Every Jew has a seltzer story. From the adorable – my brother’s first word was “seltzer”—to the morbid – a family friend’s grandmother died due to a fatal de-capping (true story!) – the fizzy stuff is a familiar facet of Jewish life. For Jews from the most Hasidic to the most secular, this carbonated beverage is a touchstone, as ubiquitous in Jewish culture as it is on Jewish tables – rightfully earning its nickname of “Jewish champagne.” But why did seltzer become so synonymous with Jewish culture in the first place?
Funnily enough, the origins of seltzer actually have nothing to do with Jews. As Gil Marks explains in his Encyclopedia of Jewish Food, in the 16th century a town by the name of Niederseltsers, near Frankfurt, Germany, “began producing a naturally carbonated tonic water called Seltsers Wasser… considered to have medicinal value.” Its reputed curative qualities made the beverage popular to Germans from Niederselsters and its surroundings, Jew and non-Jew alike. It was from the German word seltsers that we have the Yiddish zeltzer and seltzer vasser.
Thanks to an English scientist named Joseph Priestley about a century later, the artificial carbonation of water became possible. In his biography The Invention of Air, Steven Johnson describes how Priestley discovered that by infusing plain water with the off-gassing of fermenting liquid, he could “add [to it] an agreeable fizz that was reminiscent of certain rare mineral waters.” Yet commercial carbonization didn’t get into full swing until Swiss citizen Johann Schweppe (gin and tonic, anyone?) patented a method of mass producing carbonated water. Bolstered by its supposed health benefits and Temperance advocates alike — seltzer offered a “fun” (or maybe not, see here) non-alcoholic alternative to booze — seltzer’s popularity continued to grow throughout the 19th century.
So what does this all have to do with the Jews anyway? Well, at the time of the natural tonic’s discovery, it seems some inventive German Jewish businessmen were some of the first to sell Niederseltsers’ curative waters. With the advent of mass production later on, droves of German and Russian Jewish entrepreneurs jumped on the bubbly bandwagon, manufacturing seltzer themselves. As a cleaner alternative to the questionable water quality of the time (thanks, multiple filtration!) these manufacturers also developed a taste for seltzer and popularized it within the Jewish community as a status symbol.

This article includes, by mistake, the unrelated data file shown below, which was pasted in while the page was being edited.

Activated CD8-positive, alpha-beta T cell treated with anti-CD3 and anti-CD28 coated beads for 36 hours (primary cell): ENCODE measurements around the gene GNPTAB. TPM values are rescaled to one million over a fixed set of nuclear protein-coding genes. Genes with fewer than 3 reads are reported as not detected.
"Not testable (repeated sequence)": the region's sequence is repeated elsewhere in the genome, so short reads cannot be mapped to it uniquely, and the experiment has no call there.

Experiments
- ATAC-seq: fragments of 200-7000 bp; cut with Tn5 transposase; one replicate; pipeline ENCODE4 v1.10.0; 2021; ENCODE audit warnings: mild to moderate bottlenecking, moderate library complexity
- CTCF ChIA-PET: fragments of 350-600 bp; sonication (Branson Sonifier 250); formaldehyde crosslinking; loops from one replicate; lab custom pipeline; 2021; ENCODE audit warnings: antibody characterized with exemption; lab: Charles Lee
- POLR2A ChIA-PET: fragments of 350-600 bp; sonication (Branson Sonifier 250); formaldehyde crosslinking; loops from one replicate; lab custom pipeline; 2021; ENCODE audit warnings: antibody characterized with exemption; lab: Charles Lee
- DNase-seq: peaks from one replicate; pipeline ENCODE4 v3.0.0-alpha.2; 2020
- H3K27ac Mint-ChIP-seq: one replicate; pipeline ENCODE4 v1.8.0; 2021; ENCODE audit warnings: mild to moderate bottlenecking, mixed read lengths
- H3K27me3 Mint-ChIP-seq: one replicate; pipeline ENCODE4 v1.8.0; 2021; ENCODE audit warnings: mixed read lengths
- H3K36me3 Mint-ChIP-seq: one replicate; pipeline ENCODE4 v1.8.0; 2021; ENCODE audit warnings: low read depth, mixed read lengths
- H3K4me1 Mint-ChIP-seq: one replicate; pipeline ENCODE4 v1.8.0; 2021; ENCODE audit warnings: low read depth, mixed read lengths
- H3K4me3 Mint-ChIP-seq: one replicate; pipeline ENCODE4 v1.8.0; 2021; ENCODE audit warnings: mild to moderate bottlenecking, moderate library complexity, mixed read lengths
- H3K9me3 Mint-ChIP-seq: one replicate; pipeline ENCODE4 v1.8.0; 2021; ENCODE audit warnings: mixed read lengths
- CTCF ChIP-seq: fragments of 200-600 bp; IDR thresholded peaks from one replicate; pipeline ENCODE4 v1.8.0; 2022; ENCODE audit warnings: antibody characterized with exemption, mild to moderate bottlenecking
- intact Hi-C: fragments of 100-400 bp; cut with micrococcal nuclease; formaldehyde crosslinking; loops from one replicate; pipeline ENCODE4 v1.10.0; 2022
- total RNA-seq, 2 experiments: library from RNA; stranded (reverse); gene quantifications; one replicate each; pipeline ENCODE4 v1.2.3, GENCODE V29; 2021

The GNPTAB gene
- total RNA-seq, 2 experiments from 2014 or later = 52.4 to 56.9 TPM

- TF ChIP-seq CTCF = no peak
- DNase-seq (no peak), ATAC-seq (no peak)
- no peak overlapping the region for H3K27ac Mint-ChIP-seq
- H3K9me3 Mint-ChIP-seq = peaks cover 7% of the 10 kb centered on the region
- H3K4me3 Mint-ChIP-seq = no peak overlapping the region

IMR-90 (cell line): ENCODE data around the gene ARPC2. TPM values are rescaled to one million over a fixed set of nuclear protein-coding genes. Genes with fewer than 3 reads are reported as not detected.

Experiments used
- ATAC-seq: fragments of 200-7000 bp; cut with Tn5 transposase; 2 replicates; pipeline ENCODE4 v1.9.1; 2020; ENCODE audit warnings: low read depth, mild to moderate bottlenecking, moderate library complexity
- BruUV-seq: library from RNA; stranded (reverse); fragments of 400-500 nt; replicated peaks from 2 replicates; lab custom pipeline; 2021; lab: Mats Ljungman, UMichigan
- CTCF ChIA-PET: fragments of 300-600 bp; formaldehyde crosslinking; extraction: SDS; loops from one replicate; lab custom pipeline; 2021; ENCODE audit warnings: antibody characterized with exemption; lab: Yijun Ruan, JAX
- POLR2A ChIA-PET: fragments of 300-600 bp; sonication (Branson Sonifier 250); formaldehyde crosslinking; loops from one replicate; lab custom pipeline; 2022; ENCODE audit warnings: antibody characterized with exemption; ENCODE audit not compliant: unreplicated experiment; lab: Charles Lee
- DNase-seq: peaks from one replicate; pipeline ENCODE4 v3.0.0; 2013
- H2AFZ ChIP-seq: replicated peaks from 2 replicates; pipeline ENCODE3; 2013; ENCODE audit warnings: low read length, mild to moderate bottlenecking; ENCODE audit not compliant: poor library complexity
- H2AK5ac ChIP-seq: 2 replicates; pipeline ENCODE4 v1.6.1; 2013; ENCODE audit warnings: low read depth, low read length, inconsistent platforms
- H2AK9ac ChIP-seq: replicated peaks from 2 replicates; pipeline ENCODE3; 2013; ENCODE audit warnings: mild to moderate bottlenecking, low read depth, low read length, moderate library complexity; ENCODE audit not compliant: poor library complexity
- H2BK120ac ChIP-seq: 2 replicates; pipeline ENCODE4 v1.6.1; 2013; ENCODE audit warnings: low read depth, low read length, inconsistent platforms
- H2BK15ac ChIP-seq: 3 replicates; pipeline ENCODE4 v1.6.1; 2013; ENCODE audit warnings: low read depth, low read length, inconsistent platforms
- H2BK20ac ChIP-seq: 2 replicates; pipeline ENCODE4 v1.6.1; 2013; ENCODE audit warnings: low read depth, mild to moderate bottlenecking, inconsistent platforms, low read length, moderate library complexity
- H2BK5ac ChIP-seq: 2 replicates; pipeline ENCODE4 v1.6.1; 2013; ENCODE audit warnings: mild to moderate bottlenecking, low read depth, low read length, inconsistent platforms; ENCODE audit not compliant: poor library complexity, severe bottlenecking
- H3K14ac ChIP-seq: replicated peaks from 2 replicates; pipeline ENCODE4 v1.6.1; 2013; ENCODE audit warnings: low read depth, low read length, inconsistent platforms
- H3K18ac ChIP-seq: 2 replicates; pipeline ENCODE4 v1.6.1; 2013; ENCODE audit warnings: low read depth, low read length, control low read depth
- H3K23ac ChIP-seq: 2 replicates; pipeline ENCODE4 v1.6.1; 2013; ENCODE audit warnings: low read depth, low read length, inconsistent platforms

It was also these Jewish manufacturers who brought their love for seltzer to America. For those who did not come with manufacturing credentials, producing and distributing seltzer presented a quick business start in the land of opportunity without much overhead: all you needed were some glass bottles and a capping machine. Along with the peddling of other Old World favorites like half-sour pickles and farmers’ cheese, seltzer men and their circuitous drop-off routes became a fixture of turn-of-the-century cityscapes, hawking a drinkable connection to the Old World up until today.
At the same time, seltzer was also a sparkling symbol of the new land of possibility for Jewish immigrants. The bumper crop of soda fountains and delicatessens that popped up had at their center the seltzer tap, from which thirsty customers could sip New World creations, like the egg cream and Dr. Brown’s Cel-Ray soda, or stick with “two-cents plain” — a welcome digestive aid to the heavy Eastern European fare these locales served. Proof of American bounty, seltzer transcended public soda fountains to adorn the tables of American Jewish homes; a pareve beverage, it was beloved by Jews, observant and assimilated alike. With the home-carbonation possibility of the SodaStream, the drink became an even more readily available treat: the only things required being a tap of water and a full carbonation cartridge.
The invention of the original home-carbonation machine by a London gin distiller named Guy Hugh Gilbey in 1903 meant that seltzer could be made at home, on demand. This device was the ancestor of the SodaStream, which was widely popular in the United Kingdom in the 70’s and 80’s not only for the soda it produced, but also its catchy motto “get busy with the fizzy.” When SodaStream became an Israeli-owned company in 1998, the carbonated beverage yet again marked its connection to the Jewish people. Instead of the seltzer men of New York – a figure reminiscent of the shtetls of Eastern Europe – a sleek SodaStream shone with the updated patina of American Jewish identity, the fresh look of the Israeli machine replacing the Old World aesthetic of glasss
In that way, seltzer came to occupy a place in the Jewish psyche that loomed even larger than its requisite spot on the dinner table. As Alfred Kazin recalls in his evocative memoir A Walker in the City, “seltzer is still the poor Jew’s dinner wine, a mild luxury infinitely prized about water out of the faucets.” A thirst-quenching sip of seltzer thus held –and still holds – a flavor of nostalgia for American Jews: the effervescent taste of home. And while new players in the seltzer game like La Croix, Polar and Perrier are contributing to a recent “seltzer boom,” for American Jews, seltzer is a fad that has – and will always – retain its fizz.
Pronounced: PAHRV or pah-REV, Origin: Hebrew, an adjective to describe a food or dish that is neither meat nor dairy. (Kosher laws prohibit serving meat and dairy together.)